It is generally accepted that, under the incidence test, that for a crime to be considered political, it must be aimed to achieve a political objective - i.e. changing a government or influencing government policy. There must also be some rational connection between the crime committed and the political goal to be achieved by committing the crime.
(ii) "serious" crime
The jurisprudence outlines when a crime will be considered serious for Article 1(F)(b) purposes. In Talebl, the Court considered the penalty imposed for the crime under the Criminal Code to determine if it is "'serious". In Chant, the Court of Appeal found that the seriousness of the crime could be determined by whether it would be punishable by ten years or more had it been committed in Canada. In Shamlou3, the Court determined that the seriousness can be determined from the quality of the offence itself. In Brezinski4, Lutfy J. traced the history of the wording of Article 1(F)(b) in the Traveaux Preparatoires to emphasize that Article 1(F)(b) was only designed to cover crimes of a higher gravity. Lutfy J. explained that how the crime is prosecuted in the jurisdiction where it was committed is also an indicia of its seriousness. Lutfy J. explained that is the gravity of the crime, and not its repetition, which determines if the crime is serious.
Is Henson excludable under Article 1(f(b)?
Henson is a fugitive from justice. Upon conviction in the U.S.A., Henson fled the jurisdiction. Henson faces a term of imprisonment in the U.S.A. As per Chan, Henson is prima facie eligible for the application of Article 1(F)(b). --------- footnotes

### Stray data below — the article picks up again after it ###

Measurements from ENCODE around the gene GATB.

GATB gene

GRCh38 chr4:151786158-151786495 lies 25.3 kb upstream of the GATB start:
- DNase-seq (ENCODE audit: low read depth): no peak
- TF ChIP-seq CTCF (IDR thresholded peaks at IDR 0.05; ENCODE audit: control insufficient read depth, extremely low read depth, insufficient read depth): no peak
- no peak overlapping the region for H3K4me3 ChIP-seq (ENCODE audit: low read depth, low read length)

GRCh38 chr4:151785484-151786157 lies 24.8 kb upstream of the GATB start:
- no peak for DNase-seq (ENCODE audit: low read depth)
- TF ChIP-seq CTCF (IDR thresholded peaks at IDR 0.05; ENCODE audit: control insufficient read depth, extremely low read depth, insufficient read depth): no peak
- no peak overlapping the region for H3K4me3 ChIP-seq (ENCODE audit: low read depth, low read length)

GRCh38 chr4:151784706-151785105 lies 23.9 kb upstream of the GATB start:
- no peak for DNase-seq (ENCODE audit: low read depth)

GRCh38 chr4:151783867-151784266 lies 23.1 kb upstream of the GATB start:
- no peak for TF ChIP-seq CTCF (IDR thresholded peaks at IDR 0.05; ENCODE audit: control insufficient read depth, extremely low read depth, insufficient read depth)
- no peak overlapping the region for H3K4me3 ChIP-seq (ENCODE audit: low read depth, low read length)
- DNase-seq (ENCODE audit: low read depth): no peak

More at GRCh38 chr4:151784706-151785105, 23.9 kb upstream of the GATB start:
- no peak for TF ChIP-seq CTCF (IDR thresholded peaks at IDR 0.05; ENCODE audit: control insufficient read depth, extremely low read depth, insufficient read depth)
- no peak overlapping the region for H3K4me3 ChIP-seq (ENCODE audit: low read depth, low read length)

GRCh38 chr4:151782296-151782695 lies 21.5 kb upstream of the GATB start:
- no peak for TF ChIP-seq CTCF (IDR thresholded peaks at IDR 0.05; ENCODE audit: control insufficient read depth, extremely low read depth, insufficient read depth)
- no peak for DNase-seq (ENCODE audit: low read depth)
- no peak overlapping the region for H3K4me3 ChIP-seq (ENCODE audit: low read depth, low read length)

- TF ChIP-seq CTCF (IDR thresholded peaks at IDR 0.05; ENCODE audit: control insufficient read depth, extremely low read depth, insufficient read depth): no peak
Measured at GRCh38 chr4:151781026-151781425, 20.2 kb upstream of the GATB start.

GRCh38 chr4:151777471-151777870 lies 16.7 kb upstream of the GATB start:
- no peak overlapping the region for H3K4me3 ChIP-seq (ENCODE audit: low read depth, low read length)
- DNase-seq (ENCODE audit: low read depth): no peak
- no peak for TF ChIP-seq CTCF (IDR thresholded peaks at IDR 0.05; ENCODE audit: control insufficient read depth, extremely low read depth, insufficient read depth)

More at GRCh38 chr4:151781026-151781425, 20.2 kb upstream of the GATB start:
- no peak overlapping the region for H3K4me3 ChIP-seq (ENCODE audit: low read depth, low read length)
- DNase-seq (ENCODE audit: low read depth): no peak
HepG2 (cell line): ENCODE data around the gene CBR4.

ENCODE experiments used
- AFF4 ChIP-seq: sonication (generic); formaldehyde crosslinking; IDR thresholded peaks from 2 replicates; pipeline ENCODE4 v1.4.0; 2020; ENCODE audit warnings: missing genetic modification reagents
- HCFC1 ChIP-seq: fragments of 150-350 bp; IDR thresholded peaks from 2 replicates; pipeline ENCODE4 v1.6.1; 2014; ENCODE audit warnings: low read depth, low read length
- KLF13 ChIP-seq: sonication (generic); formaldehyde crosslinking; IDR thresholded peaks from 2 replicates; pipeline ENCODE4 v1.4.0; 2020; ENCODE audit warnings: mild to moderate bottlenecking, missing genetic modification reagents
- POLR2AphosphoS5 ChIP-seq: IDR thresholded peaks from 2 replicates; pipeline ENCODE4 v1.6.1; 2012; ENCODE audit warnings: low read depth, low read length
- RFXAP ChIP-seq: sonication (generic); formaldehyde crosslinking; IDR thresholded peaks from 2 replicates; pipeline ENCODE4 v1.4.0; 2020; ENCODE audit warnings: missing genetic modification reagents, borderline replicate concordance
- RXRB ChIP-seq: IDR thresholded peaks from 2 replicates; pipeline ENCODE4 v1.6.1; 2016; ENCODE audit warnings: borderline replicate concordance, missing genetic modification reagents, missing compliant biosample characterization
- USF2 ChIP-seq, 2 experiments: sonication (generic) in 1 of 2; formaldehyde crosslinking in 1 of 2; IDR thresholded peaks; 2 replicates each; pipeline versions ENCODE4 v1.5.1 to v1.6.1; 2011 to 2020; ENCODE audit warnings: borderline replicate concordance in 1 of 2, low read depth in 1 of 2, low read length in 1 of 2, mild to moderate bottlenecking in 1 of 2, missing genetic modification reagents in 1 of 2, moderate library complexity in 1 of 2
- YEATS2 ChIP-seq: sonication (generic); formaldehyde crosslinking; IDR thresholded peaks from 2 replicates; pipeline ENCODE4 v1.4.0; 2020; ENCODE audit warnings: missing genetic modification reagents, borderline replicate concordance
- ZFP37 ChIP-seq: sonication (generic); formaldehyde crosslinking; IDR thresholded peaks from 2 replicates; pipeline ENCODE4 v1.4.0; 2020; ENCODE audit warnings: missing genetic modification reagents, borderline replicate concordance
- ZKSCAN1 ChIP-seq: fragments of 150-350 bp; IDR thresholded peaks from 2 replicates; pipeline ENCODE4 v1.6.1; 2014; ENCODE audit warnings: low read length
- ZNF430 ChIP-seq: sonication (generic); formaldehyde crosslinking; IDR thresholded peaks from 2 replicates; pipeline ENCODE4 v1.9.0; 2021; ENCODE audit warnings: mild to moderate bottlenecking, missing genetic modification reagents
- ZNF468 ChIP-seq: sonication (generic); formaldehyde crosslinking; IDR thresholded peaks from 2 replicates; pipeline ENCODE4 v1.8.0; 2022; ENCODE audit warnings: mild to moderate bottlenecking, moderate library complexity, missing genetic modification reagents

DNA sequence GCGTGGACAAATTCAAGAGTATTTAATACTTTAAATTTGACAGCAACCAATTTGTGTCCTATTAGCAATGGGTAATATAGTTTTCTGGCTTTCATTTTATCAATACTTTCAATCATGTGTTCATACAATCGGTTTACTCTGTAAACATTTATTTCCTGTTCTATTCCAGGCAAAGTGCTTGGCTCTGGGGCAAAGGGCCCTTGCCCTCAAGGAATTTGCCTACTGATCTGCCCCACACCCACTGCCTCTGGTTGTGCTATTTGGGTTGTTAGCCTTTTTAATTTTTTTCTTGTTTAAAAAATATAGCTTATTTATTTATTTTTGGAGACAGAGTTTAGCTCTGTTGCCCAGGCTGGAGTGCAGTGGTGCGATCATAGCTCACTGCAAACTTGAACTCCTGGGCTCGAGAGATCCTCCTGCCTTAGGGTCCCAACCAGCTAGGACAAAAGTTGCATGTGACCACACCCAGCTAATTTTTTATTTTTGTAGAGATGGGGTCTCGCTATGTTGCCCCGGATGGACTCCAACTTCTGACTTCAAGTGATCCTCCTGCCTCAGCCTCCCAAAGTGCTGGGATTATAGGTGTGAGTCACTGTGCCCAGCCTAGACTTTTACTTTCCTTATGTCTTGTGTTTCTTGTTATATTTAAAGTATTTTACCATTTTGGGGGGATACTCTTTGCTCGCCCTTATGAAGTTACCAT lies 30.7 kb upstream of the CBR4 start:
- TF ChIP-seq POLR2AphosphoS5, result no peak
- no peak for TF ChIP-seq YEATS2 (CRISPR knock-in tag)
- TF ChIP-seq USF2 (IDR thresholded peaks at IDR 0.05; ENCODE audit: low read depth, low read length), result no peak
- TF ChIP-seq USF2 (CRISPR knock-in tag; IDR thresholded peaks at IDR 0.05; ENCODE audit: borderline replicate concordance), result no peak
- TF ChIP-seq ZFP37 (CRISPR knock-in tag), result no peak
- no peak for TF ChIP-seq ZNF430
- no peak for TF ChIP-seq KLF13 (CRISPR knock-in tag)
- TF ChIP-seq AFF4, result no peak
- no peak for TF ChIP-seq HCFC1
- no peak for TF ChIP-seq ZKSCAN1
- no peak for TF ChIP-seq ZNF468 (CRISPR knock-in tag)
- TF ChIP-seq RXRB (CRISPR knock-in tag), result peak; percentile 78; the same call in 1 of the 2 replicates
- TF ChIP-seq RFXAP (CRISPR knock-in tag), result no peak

1 Taleb v. Canada (M.C.I.) (M.C.I.),  F.C.J. No. 743 (F.C.T.D.) 2 Chan v. Canada (M.C.I.)  4 F.C. 390 (F.C.A.) 3 Shamlou v. Canada (M.C.I.) (1995), 32 Inlln.L.R. (2d) 135 (F.C.T.D.)
4 Brzezinski v. Canada (M.C.I.) (1998), 148 F.T.R. 296 (F.C.T.D.)
Henson's offence can be considered non-political. Henson's actions against the Church of Scientology are not connected to any efforts to change the government or government policy. Furthermore, there is no way that Henson's actions can be seen as having the required nexus to such actions. Finally, as explained in Gill, even if Henson's actions should be considered as having a political motivation, they could not be considered political as they were directed towards a non-governmental population.
The activities giving rise to Henson's conviction in California, had they been committed in Canada, could have constituted offences under s. 264 (criminal harassment), s. 264.1 (uttering threats), and s. 318 (advocating genocide) of the Criminal Code. As explained in the Probation Officer's Report, Henson made statements on an Internet site as to how a missile could be used to hit the Church of Scientology site. This can be seen as the uttering a threat and advocating genocide. Henson also stated that "killing off the organization entirely is the best way to change the future of Scientology". This could also be seen as advocating genocide. Henson also undertook the surveillance of the employees of the Church-of- -Scientology. He took pictures of Church employees and picketed their offices. He engaged in this conduct for 43 days. He followed Church buses on their outings and followed Church employees home. Henson's conduct could be seen as constituting criminal harassment.